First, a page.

You are on page 1of 23

Measurement & Analysis

Maturity Level 2 – Support Group

Process Owner – Ravi
21st Dec. 2009
• Not everything that can be counted
counts, and not everything that
counts can be counted.
Albert Einstein
Whose requirement?
• This process is not CMMI requirement but
it is OUR requirement.
Purpose of M&A
• The purpose of Measurement and Analysis (MA) is to
develop and sustain a measurement capability that is
used to support management information needs.
CMMI V1.2 page 178
• Judgments may need to be made about
whether the value of the results will be
commensurate with the resources
devoted to doing the work.
Measurement and Analysis Plan

• Measurement and Analysis of Product Performance.

• Measurement and Analysis of Project Performance.
• Measurement and Analysis of Business Process Performance.
• Measurement and Analysis of Training Process Performance.
Some examples for M&A in L&T Faridabad

• PAL (Present Absent System)

• PIP report (performance improvement process)
• MIMS (time sheet)
• Engineering Progress
• CPI (Cost performance index)
• SPI (Schedule performance index)
• Cash Flow curve
• Errors
• VDR turnaround time
• Team members/ resources (manpower planning)
• DAR methods (A decision making technique, tried in WADI)
• Printer plotter issues
• Use of paper
• Stationary use
• Travel expenditure
• Resource management software used by S&L
• FAIR (Appraisal/Bell Curve)
• Risk Measurement
• Meeting attendance
Specific Goal and Practice Summary

• SG 1 Align Measurement and Analysis Activities

– SP 1.1 Establish Measurement Objectives

– SP 1.2 Specify Measures
– SP 1.3 Specify Data Collection and Storage Procedures
– SP 1.4 Specify Analysis Procedures

• SG 2 Provide Measurement Results

– SP 2.1 Collect Measurement Data

– SP 2.2 Analyze Measurement Data
– SP 2.3 Store Data and Results
– SP 2.4 Communicate Results
Measurement objectives

• Measurement objectives document the purposes for which

measurement and analysis are done, and specify the kinds of
actions that may be taken based on the results of data analyses.
• Example :Maintain time of delivery
• SP 1.1

• Measures may be either “base” or “derived.” Data for base

measures are obtained by direct measurement. Data for derived
measures come from other data, typically by combining two or more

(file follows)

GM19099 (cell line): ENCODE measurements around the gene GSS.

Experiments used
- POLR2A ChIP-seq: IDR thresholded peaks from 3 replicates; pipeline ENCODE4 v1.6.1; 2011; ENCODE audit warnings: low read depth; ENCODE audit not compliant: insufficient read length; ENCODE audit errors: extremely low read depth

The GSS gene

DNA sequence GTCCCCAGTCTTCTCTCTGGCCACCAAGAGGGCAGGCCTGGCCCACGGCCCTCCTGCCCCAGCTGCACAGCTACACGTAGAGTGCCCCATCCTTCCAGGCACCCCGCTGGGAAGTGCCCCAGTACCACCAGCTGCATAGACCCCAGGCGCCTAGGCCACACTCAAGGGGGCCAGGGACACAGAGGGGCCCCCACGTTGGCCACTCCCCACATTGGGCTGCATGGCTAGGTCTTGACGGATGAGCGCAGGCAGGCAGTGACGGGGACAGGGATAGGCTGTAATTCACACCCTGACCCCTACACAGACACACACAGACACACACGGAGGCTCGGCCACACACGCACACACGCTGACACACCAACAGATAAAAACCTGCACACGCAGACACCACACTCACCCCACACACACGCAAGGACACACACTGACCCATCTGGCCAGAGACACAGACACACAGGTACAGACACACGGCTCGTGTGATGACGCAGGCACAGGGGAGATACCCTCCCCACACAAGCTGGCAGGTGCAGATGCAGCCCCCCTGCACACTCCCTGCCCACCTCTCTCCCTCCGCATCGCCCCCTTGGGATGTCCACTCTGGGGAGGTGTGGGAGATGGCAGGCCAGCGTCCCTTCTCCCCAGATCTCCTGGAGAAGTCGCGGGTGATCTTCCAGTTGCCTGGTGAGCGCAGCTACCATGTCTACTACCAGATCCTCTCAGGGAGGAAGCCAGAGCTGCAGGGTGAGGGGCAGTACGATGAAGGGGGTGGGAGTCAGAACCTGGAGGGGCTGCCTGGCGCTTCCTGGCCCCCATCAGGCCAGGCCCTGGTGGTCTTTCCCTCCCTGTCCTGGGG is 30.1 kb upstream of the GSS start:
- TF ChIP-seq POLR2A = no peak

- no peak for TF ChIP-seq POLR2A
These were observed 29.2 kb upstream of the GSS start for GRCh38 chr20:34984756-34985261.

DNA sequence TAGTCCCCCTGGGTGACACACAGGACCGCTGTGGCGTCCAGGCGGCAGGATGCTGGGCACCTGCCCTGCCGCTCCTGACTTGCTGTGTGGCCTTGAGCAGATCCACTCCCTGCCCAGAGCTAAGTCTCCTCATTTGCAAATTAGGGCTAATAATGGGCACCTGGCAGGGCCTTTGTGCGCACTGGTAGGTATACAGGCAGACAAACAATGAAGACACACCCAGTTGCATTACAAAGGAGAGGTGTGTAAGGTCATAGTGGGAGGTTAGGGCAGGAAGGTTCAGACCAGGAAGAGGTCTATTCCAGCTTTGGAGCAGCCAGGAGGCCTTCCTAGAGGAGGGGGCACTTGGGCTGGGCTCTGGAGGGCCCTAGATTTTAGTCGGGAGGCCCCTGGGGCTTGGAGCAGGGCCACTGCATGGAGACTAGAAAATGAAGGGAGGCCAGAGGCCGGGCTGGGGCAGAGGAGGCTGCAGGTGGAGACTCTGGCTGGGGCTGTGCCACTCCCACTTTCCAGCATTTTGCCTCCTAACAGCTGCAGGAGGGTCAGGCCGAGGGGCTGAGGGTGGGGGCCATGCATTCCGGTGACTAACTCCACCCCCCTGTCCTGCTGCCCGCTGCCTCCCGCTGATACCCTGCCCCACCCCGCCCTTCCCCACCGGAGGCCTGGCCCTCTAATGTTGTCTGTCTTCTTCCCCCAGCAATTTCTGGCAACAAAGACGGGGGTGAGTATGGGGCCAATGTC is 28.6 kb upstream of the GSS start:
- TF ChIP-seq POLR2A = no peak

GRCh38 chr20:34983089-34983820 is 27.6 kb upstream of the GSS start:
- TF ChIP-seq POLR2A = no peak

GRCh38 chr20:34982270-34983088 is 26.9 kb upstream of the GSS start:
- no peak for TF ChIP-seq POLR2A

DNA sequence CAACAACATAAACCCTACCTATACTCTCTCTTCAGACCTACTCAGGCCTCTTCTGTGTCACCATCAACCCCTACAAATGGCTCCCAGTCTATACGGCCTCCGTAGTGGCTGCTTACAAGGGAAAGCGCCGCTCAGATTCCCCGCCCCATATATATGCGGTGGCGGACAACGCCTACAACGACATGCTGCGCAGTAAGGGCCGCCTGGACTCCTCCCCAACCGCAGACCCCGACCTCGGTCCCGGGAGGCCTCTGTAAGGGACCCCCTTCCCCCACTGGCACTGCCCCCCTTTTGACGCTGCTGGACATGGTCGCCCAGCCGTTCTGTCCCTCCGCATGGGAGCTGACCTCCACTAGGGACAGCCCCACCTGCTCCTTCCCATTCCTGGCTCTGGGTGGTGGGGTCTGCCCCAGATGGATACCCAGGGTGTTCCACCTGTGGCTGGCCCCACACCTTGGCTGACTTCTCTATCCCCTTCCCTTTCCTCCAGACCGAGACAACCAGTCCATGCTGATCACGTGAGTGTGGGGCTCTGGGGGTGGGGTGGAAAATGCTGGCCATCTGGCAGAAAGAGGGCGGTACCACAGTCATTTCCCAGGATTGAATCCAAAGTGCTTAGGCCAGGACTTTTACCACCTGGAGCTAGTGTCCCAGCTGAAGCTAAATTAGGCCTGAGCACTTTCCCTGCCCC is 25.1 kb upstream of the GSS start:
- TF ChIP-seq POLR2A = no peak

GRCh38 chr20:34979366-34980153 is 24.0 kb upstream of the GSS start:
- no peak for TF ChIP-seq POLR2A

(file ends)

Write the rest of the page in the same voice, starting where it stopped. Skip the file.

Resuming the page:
base measures.
• Example :
– Turnaround time for VDR (Base)
– Turnaround time for VDR in Mechanical/Total Turnaround time
for VDR from all dept (Derived)
• SP 1.2
Data Collection and Storage Procedures

• Specifying how measurement data will be obtained and stored.

Proper attention to storage and retrieval procedures helps ensure
that data are available and accessible for future use.
• SP 1.3, SP 2.1 & SP 2.3
Analysis Procedures

• Specifying how measurement data will be analyzed and reported.

• SP 1.4 & SP 2.2
Communicate Results

• Report results of measurement and analysis activities to all relevant

• The results of the measurement and analysis process are
communicated to relevant stakeholders in a timely and usable
fashion to support decision making and assist in taking corrective
• SP 2.4
Generic Goal and Practices Summary

• GG 2 Institutionalize a Managed Process

– GP 2.1 Establish an Organizational Policy

– GP 2.2 Plan the Process
– GP 2.3 Provide Resources
– GP 2.4 Assign Responsibility
– GP 2.5 Train People
– GP 2.6 Manage Configurations
– GP 2.7 Identify and Involve Relevant Stakeholders
– GP 2.8 Monitor and Control the Process
– GP 2.9 Objectively Evaluate Adherence
– GP 2.10 Review Status with Higher Level Management

• GG 3 Institutionalize a Defined Process

– GP 3.1 Establish a Defined Process

– GP 3.2 Collect Improvement Information

– Rev 0 15.06.2002
– Pages : 8 no.
– SOP Owner:
– Project Performance Measures
1. Deliverable attainment status & Delay analysis
2. “S” or banana progress & performance curve
3. Man-hour consumption status
4. Cost performance index (CPI)
5. Schedule performance index (SPI)
6. Estimate at completion (EAC)
7. Look ahead schedule
Common Errors in Measurement and Analysis
• Missing or Unclear Measurement Goals
– Measurement goals must be documented and reviewed on a regular basis to promote a
common and shared understanding across the organization.
• Lack of Resources and Training
• Differing Operational Definitions
– If operational definitions are not agreed upon at the start of a project and used consistently
across the organization, the data collected will be unreliable when combined or compared.
• The Measurement Method Itself
• Lack of Rigor in the Measurement Process
– Guessing rather than measuring.
– Biased data collection.
– Shifting the purpose associated with a measurement.
• Lack of Priority or Interest in the Measures and Their Analysis
• Constrained Precision of Measurement
• Failure to Analyze for Variation
• Data Entry Errors